UPDATE: After predicting that Jason Bay would not play again this season, Mets manager Jerry Manuel backtracked from those comments after Friday’s game.
“It appears that I was a little premature in saying Jason Bay wouldn’t
be back,” Manuel said. “It appears he is recovering nicely and that
there is a possibility he will be back to play.”
Still, it’s doubtful. Multiple team officials tell Adam Rubin of ESPNNewYork.com that Bay’s headaches have yet to subside for a 48-hour period.
Friday, 9:05 pm: This isn’t entirely shocking news, but Mets manager Jerry Manuel told Adam Rubin of ESPNNewYork.com that he doesn’t expect Jason Bay to return this season.
“That’s the way I see it. I could be way out of line, or way out of bounds. But that’s the way I see it.”
A team official told Rubin that Bay is unable to go 48 hours without a recurrence of concussion-related symptoms. The Mets obviously aren’t going to take any chances with him, especially after the way they botched the Ryan Church situation in 2008.
Bay’s season was already a disappointment even before he crashed face-first into the left field wall in Los Angeles on July 23, but now we can safely call it a full-fledged disaster. If what Manuel says is true, the 31-year-old outfielder wraps up his first year in Queens with a .259/.347/.402 batting line to go along with just six homers and 46 RBI.
Signed to a back-loaded four-year, $66 million contract, Bay is owed $16 million over each of the next three seasons. This may sound strange, but I found myself rooting against his $17 million option vesting for 2014 from the moment he signed with the Mets over the winter. Now I’m hoping it actually happens. If it does, that means he would have managed to get back on the field and hopefully, continue to be a productive player. What can I say, I’m all about redemption.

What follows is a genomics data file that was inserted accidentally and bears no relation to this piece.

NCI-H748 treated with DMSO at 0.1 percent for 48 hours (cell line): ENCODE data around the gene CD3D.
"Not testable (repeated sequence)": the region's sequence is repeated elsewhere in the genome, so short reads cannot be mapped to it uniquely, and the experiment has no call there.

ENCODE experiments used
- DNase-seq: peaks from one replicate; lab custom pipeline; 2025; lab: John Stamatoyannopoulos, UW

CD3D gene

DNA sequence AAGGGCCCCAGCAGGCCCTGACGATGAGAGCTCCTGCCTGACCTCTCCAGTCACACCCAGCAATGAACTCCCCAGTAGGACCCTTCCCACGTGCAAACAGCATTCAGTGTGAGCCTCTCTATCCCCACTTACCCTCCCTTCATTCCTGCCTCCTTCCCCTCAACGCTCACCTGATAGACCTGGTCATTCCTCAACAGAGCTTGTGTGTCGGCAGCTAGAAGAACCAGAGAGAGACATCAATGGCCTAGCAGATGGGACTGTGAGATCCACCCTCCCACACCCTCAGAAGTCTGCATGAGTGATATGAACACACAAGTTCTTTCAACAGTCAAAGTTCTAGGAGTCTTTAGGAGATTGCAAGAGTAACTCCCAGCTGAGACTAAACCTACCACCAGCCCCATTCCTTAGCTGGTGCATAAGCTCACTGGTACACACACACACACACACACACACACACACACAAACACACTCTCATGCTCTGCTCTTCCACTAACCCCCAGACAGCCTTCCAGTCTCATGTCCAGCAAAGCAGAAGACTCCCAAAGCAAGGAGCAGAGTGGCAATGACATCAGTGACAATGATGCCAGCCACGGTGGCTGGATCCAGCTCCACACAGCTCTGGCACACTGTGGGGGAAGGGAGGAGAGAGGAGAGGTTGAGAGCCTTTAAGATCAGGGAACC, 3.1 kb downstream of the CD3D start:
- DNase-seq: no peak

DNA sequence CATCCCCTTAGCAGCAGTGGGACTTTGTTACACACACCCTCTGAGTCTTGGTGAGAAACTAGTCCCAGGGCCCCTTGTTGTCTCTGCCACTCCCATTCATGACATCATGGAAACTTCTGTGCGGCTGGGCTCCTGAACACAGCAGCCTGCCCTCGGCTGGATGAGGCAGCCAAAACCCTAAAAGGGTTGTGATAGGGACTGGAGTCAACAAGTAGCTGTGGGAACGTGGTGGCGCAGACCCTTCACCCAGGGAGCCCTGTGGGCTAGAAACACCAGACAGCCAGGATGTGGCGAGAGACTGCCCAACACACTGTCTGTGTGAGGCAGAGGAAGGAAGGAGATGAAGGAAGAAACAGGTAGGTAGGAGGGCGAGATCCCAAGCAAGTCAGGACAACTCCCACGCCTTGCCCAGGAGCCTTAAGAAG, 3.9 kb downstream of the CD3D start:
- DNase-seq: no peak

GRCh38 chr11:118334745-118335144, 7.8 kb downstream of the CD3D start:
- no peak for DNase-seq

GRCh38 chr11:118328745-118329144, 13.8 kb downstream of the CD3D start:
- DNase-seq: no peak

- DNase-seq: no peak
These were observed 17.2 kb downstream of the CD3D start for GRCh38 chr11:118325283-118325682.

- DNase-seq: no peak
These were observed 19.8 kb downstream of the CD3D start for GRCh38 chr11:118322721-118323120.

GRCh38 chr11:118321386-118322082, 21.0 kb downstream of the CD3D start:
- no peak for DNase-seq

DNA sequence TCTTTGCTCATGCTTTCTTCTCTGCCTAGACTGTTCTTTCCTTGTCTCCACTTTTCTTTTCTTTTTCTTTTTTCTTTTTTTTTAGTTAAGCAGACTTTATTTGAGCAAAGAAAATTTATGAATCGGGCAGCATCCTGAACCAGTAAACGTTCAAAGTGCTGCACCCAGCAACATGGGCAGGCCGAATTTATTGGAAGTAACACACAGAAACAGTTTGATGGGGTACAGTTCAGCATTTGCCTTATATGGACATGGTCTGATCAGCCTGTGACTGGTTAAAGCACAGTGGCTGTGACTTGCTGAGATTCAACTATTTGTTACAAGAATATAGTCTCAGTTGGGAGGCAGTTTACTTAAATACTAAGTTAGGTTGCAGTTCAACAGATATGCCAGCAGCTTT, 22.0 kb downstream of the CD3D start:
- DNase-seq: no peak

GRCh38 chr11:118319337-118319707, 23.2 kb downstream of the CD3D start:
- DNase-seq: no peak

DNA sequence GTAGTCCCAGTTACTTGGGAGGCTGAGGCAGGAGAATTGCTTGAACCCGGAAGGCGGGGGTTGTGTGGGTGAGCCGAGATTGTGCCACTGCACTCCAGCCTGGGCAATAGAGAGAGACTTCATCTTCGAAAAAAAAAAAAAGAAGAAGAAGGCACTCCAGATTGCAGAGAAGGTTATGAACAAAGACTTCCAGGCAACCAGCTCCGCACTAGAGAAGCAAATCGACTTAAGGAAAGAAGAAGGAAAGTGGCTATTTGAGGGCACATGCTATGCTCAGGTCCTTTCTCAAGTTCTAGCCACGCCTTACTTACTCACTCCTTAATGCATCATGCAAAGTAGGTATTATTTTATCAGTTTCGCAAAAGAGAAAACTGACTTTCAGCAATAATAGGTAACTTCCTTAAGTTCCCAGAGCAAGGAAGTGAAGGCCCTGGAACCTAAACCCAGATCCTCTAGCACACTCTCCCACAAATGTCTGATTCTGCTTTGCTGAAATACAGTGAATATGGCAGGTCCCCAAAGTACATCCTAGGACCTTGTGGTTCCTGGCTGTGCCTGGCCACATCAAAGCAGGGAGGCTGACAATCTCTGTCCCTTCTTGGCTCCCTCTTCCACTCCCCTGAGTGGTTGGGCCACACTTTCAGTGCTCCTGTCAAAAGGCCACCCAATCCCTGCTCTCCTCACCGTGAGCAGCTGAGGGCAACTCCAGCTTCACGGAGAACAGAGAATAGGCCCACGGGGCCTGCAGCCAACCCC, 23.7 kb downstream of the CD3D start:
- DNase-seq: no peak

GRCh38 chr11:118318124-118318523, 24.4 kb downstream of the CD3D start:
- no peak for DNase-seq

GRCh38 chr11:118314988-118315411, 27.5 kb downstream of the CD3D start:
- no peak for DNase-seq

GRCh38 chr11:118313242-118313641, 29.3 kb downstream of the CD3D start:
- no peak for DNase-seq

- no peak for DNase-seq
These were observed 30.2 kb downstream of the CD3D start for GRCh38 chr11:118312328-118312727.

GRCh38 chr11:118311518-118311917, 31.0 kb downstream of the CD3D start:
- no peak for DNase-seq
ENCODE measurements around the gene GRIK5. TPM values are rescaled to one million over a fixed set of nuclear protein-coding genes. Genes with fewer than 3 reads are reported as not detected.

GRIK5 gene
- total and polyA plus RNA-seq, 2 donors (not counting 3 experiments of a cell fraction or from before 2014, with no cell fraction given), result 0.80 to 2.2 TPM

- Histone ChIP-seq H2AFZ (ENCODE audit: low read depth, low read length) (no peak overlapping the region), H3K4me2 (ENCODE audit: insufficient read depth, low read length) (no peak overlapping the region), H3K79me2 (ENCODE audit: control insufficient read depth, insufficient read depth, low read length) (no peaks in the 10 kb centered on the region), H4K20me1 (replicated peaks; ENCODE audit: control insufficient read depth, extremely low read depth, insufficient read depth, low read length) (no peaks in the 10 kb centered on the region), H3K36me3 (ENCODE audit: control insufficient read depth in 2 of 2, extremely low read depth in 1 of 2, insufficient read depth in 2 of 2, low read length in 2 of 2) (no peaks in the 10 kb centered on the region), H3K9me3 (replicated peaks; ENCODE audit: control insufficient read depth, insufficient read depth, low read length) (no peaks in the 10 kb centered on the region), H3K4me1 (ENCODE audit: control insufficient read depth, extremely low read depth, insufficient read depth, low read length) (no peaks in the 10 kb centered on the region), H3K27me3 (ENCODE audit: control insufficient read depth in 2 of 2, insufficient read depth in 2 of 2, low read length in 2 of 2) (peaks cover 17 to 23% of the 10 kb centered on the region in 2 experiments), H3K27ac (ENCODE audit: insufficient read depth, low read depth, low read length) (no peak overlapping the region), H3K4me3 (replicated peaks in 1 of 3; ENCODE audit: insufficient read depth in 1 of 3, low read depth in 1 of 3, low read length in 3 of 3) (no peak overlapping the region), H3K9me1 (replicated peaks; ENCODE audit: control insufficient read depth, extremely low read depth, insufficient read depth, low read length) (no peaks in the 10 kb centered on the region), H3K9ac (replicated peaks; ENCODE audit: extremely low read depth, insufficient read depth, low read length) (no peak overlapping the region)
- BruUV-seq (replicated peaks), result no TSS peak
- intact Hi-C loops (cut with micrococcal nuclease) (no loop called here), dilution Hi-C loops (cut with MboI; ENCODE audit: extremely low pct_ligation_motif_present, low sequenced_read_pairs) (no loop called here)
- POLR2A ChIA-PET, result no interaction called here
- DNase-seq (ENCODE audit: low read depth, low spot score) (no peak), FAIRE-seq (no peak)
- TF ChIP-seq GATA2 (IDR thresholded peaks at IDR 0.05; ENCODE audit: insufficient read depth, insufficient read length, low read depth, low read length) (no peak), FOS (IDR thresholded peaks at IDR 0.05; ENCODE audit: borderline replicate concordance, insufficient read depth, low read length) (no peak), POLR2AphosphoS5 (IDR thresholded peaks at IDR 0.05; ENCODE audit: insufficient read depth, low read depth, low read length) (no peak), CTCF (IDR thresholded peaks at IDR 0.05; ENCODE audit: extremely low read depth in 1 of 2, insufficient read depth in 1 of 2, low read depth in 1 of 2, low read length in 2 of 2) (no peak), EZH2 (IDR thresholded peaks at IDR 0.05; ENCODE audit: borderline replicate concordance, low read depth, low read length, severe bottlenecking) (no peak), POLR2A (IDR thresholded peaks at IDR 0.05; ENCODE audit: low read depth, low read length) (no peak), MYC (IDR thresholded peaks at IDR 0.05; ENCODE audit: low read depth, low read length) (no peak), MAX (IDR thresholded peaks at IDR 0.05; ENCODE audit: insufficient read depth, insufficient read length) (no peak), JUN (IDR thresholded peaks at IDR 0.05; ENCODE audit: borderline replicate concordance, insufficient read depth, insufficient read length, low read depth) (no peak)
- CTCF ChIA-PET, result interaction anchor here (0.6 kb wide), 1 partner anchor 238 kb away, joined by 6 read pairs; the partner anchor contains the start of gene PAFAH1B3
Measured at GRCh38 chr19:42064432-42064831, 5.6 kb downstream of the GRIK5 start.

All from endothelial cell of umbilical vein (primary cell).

Update (11:57 PM ET): And it’s over. Angel Pagan led off the bottom of the seventh with a line drive double down the left field line off of Stroman, ending the no-hitter. Manager Jim Leyland immediately removed Stroman from the game.
U.S. starter Marcus Stroman has held Puerto Rico hitless through six innings thus far in the World Baseball Classic final. The Blue Jays’ right-hander has held the opposition to just one base runner — a walk — with three strikeouts on 68 pitches.
WBC rules limit a pitcher to throwing a maximum of 95 pitches in the Championship Round, so Stroman has 27 pitches left with which to play. If he hits the limit during the at-bat, he can continue throwing to the completion of that at-bat. Needless to say, though, Stroman won’t be finishing his potential no-no.
The U.S. has given four runs of support to Stroman. Ian Kinsler hit a two-run homer in the third inning. Then, in the fifth, Christian Yelich and Andrew McCutchen both provided RBI singles. Update: The U.S. tacked on three more in the top of the seventh when Brandon Crawford drove in two with a bases-loaded single and Giancarlo Stanton followed up with an RBI single.
We’ll keep you updated as Stroman and any pitchers that follow him attempt to complete the no-hitter. Shairon Martis is the only player to throw a no-hitter in WBC history. However, the game ended after seven innings due to the mercy rule, or as it’s known now, the “early termination” rule.
Ian Kinsler found himself in hot water on Wednesday evening when he criticized the way players from Puerto Rico and the Dominican Republic play baseball. It is his hope that kids watching the World Baseball Classic decide to emulate the emotionless way players from the U.S. play baseball as opposed to the exciting, cheerful way players from other countries tend to play the game.
Needless to say, Kinsler’s comments didn’t sit well with many people, but he has the most recent laugh. Kinsler broke a scoreless tie in the top of the third inning of Wednesday night’s WBC final against Puerto Rico, slugging a two-run home run to left-center field at Dodger Stadium off of Seth Lugo.
Kinsler, of course, rounded the bases solemnly which is sure to highlight just how cool and exciting the game of baseball is to international viewers.